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[preech] /pritʃ/
verb (used with object)
to proclaim or make known by sermon (the gospel, good tidings, etc.).
to deliver (a sermon).
to advocate or inculcate (religious or moral truth, right conduct, etc.) in speech or writing.
verb (used without object)
to deliver a sermon.
to give earnest advice, as on religious or moral subjects or the like.
to do this in an obtrusive or tedious way.
Origin of preach
1175-1225; Middle English prechen < Old French pre(ë)chier < Late Latin praedicāre to preach (Latin: to assert publicly, proclaim). See predicate
Related forms
outpreach, verb (used with object)
unpreached, adjective
5. advocate, profess, pronounce, expound. Unabridged
Based on the Random House Dictionary, © Random House, Inc. 2015.
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Examples from the web for preach
  • preachers traveled the country, setting up tent revival meetings to preach fire and brimstone.
  • Most hospitals preach quality care but when the rubber hits the road they don't provide the resources to deliver the care.
  • Colleagues said he rarely wrote out what he would preach and could deliver a mesmerizing sermon spontaneously.
  • The college's chaplain, however, had invited me to preach in.
  • Let preachers preach and let science teachers teach science.
  • Countless workshops, webinars and blog posts preach about getting creative and thinking outside the box.
  • But graduates are no longer necessarily supposed to preach from the pulpit.
  • They preach an arrogant siren song that the current collection of politicians have yet to recognize as being counterproductive.
  • It frustrates me when some of those who preach the walk won't walk it themselves.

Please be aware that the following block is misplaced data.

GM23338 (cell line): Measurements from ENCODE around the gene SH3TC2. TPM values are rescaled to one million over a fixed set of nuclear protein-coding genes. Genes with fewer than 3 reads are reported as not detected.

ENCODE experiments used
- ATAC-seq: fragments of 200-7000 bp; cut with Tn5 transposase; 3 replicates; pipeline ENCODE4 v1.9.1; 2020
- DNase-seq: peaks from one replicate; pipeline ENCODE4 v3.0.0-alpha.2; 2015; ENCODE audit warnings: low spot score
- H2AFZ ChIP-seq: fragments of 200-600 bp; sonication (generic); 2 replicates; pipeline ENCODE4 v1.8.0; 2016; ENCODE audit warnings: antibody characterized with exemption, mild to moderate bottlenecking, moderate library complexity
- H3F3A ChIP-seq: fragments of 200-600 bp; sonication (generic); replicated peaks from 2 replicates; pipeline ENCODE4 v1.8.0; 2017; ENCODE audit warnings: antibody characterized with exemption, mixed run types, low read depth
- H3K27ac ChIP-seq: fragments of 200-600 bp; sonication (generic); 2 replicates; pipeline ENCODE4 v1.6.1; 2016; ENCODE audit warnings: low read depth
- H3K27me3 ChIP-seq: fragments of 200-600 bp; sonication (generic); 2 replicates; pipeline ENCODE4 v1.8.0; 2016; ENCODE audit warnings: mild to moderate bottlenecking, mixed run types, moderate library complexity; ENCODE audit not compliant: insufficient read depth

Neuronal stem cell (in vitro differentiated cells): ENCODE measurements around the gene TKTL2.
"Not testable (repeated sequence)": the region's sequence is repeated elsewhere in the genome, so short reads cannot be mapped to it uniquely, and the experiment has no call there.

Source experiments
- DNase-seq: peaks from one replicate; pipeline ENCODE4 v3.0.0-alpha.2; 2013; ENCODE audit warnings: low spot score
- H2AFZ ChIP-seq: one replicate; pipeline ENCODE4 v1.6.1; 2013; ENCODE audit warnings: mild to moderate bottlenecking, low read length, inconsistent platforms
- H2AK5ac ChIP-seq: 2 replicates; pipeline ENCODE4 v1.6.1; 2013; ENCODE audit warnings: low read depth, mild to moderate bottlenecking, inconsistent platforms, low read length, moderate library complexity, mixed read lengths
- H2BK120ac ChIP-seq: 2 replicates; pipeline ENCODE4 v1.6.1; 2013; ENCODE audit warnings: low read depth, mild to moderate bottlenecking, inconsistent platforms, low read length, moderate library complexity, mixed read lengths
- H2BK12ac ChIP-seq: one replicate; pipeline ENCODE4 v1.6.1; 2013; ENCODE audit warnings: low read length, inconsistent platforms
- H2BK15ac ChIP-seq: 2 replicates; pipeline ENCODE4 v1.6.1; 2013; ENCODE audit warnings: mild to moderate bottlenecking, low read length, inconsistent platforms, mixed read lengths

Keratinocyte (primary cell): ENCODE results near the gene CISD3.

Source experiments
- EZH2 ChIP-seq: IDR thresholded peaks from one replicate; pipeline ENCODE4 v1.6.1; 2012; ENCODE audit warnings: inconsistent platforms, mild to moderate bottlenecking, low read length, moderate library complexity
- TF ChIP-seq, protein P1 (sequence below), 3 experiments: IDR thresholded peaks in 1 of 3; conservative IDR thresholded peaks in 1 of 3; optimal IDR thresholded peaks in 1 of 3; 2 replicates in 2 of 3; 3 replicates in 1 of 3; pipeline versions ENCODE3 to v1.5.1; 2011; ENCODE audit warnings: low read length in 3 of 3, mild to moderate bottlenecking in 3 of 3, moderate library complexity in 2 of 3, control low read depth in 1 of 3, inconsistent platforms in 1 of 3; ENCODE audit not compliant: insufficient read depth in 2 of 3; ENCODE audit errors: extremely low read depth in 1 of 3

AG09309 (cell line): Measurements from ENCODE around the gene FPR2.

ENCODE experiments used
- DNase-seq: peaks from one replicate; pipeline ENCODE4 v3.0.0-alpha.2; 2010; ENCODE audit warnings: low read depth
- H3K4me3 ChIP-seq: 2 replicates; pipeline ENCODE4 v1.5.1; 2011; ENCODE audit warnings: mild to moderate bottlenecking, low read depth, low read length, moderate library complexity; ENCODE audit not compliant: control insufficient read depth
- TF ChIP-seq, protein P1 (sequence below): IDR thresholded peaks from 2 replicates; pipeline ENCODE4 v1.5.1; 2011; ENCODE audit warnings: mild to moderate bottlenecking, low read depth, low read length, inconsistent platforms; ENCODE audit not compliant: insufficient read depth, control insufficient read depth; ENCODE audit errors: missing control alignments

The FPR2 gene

• Some former players have gone online to preach the evils of gaming themselves.
British Dictionary definitions for preach


to make known (religious truth) or give religious or moral instruction or exhortation in (sermons)
to advocate (a virtue, action, etc), esp in a moralizing way
Derived Forms
preachable, adjective
Word Origin
C13: from Old French prechier, from Church Latin praedicāre, from Latin: to proclaim in public; see predicate
Collins English Dictionary - Complete & Unabridged 2012 Digital Edition
© William Collins Sons & Co. Ltd. 1979, 1986 © HarperCollins
Publishers 1998, 2000, 2003, 2005, 2006, 2007, 2009, 2012
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Word Origin and History for preach

at first in late Old English predician, a loan word from Church Latin; reborrowed 12c. as preachen, from Old French preechier "to preach, give a sermon" (11c., Modern French précher), from Late Latin praedicare "to proclaim publicly, announce" (in Medieval Latin "to preach"), from Latin prae "before" (see pre-) + dicare "to proclaim, to say" (see diction). Related: Preached; preaching. To preach to the converted is recorded from 1867 (form preach to the choir attested from 1979).

Online Etymology Dictionary, © 2010 Douglas Harper
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Idioms and Phrases with preach


In addition to the idiom beginning with preach also see: practice what you preach
The American Heritage® Idioms Dictionary
Copyright © 2002, 2001, 1995 by Houghton Mifflin Company. Published by Houghton Mifflin Company.
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